Pledge not ruled Unconstitutional

This post was written by marc on September 14, 2005
Posted Under: Letters to the Editor

I find it disturbing that the news media is falsely reporting that the Pledge of Allegiance has been ruled unconstitutional. That is not what happened. What the court ruled was that the inclusion of the religious words “under God” in the pledge is unconstitutional. No matter what side of the argument to are on the news media should at least get the story right.

The pledge ends with the words, “Liberty and Justice for All”. The world “All” means everyone including non theist religions, those who are without religion, and those who believe in deities other than the Christian’s God. Issues of religion are very divisive and our founding fathers went out of their way to make sure the government was religiously neutral so that everyone is equal and have the freedom to express their beliefs without the government choosing sides. If the words “Under God” are left in then they should take out “Indivisible” and “Liberty and Justice for All” because liberty has no meaning when the government makes religious choices.

Reader Comments

A federal judge in California has ruled that reciting the Pledge of Allegiance in public schools is unconstitutional because the pledge’s reference to “under God” violates school children’s right to be “free from a coercive requirement to affirm God.”

OK, it’s California, where a guy with a petition to repeal the suffrage of hamsters could get 10,000 signatures in 30 minutes. It’s ironic that ours is a nation where burning the flag is defended as free speech, but kids saying “under God” should be gagged. But really, is this the most pressing issue before a nation at war, a nation rabbit-punched by a hurricane, and a nation with a big al Qaeda target painted on its back?

On one hand, if God intended to reward us for including him in our daily affirmations before class, He might go a little easier on the hurricanes. I mean, don’t you think that admitting we’re “one nation under God” should invite some tender mercies?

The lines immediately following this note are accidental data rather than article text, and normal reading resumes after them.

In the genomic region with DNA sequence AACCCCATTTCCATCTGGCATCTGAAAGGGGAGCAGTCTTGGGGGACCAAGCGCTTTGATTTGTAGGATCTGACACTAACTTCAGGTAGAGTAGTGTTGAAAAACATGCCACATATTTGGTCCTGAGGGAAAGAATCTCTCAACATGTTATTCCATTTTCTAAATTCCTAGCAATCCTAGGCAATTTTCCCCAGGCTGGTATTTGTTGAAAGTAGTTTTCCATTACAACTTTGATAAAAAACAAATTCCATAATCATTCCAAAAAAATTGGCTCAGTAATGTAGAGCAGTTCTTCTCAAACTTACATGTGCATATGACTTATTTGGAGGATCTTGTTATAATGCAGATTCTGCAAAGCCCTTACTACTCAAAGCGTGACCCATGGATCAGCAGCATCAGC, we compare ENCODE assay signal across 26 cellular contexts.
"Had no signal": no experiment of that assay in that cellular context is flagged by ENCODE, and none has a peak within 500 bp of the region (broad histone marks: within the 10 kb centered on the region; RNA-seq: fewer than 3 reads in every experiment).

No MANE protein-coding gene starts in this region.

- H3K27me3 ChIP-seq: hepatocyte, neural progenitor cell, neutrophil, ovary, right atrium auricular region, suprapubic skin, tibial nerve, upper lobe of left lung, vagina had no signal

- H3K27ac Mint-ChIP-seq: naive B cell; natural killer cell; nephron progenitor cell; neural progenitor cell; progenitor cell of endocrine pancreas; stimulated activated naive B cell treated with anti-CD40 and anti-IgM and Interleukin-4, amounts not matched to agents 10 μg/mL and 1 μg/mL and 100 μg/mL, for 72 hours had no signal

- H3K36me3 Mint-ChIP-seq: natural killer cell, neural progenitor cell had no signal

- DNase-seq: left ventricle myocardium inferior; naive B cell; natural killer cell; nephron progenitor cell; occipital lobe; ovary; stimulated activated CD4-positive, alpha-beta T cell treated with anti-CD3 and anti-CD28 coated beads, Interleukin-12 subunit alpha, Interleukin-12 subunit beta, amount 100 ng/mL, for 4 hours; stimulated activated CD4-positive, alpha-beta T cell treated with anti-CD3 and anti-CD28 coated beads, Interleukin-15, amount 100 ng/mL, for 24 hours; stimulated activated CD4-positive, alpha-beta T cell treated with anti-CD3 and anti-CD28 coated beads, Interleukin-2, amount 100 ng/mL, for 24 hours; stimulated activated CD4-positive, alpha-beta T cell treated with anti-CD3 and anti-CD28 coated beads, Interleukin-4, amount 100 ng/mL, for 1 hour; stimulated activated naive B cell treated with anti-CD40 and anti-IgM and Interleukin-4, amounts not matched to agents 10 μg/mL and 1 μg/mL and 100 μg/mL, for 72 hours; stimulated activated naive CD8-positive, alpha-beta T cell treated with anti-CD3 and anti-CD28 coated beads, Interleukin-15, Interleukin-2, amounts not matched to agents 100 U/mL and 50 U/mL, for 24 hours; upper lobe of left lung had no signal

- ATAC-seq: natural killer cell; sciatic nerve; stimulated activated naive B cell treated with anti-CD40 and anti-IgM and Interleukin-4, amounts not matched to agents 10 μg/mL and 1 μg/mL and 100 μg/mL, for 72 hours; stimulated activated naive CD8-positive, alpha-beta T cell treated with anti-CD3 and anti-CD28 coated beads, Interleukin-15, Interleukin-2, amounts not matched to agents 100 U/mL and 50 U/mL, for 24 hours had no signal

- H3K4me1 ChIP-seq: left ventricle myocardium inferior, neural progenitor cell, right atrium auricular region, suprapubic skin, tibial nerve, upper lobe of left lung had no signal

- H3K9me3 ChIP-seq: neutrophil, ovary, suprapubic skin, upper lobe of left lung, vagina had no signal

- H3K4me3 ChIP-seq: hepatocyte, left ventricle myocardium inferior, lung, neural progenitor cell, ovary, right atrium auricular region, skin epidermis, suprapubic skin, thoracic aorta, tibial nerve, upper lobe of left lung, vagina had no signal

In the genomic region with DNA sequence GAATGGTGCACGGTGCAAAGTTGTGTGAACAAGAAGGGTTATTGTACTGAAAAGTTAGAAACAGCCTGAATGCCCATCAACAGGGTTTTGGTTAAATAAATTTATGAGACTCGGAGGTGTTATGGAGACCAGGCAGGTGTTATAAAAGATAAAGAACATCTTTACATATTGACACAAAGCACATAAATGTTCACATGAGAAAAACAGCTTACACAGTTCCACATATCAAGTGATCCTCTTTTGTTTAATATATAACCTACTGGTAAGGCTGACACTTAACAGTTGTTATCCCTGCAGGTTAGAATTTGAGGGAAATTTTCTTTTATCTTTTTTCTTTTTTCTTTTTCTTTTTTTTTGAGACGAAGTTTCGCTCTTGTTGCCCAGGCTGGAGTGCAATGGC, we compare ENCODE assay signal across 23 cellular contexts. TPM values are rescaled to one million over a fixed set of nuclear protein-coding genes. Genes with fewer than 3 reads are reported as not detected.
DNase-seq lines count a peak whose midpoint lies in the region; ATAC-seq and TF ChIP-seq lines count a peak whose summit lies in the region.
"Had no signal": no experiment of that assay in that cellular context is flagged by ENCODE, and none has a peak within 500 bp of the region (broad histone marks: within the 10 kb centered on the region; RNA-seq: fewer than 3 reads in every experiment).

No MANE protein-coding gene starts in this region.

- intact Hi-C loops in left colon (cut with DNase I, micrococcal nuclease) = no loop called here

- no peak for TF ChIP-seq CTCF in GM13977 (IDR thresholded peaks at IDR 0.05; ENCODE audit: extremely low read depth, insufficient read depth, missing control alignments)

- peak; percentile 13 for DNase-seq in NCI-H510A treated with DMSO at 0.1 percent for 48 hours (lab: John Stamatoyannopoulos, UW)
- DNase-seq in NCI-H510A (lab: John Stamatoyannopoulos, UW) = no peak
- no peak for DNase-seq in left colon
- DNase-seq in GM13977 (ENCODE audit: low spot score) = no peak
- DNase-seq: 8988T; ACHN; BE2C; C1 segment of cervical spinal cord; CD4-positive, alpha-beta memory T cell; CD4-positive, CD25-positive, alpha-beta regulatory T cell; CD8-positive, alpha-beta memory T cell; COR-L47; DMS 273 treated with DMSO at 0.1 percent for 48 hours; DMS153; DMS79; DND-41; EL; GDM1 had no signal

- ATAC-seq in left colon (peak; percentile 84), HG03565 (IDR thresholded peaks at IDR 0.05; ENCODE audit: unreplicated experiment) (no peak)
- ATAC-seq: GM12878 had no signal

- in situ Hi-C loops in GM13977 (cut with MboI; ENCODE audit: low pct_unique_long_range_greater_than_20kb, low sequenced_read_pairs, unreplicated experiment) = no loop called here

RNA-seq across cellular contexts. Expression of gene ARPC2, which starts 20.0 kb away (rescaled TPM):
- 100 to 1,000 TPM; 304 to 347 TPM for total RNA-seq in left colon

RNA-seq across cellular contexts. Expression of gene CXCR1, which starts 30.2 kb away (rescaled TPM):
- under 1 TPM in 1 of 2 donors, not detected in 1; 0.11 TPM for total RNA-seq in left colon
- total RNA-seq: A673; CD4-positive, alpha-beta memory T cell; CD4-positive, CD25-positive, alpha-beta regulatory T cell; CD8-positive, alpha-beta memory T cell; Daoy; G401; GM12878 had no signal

On the other hand, maybe He doesn’t care what we force schoolkids to say out loud, and is more interested in how we conduct ourselves when nobody else is looking.

Who knows? The Lord hasn’t really been keeping up his blog, so we’re not sure what He’s thinking. But I can tell you what I’m thinking: These attention-starved atheists are starting to be as annoying as megawatt televangelists.

Written By Ron Franscell on September 14th, 2005 @ 7:24 pm

The framers did not go out of their way to ensure government was religiously neutral. They went out of their way to ensure there would be no Church of England or any other state sponsored religion.

If the intent is to remain religiously neutral, then how can any individual claiming a belief other than that of your “church” of reality serve in public office? A Christian may lean to those evil ten commandments in decision making and that certainly violates their religious neutrality.

There is no freedom from religion, quite conversely, “Congress Shall pass no law restricting the free practice thereof” is the law of the land, as long as you are not a Christian.

Written By Jay Childs on September 15th, 2005 @ 10:20 am


For once we agree! Under God (I capitalized God so I don’t potentially piss him off!) should not be in the pledge.


Written By Dave Atkins on September 16th, 2005 @ 6:00 am


Flag burning should be defended as free speech. But if a grade school teacher forced her whole class to burn flags each day before class, that would be wrong.

This is the same as you have the right to pledge alliengience to your god any time you want, but it’s wrong for a teacher or administration to force their class to do it.

Written By Smalls on October 5th, 2005 @ 8:45 am

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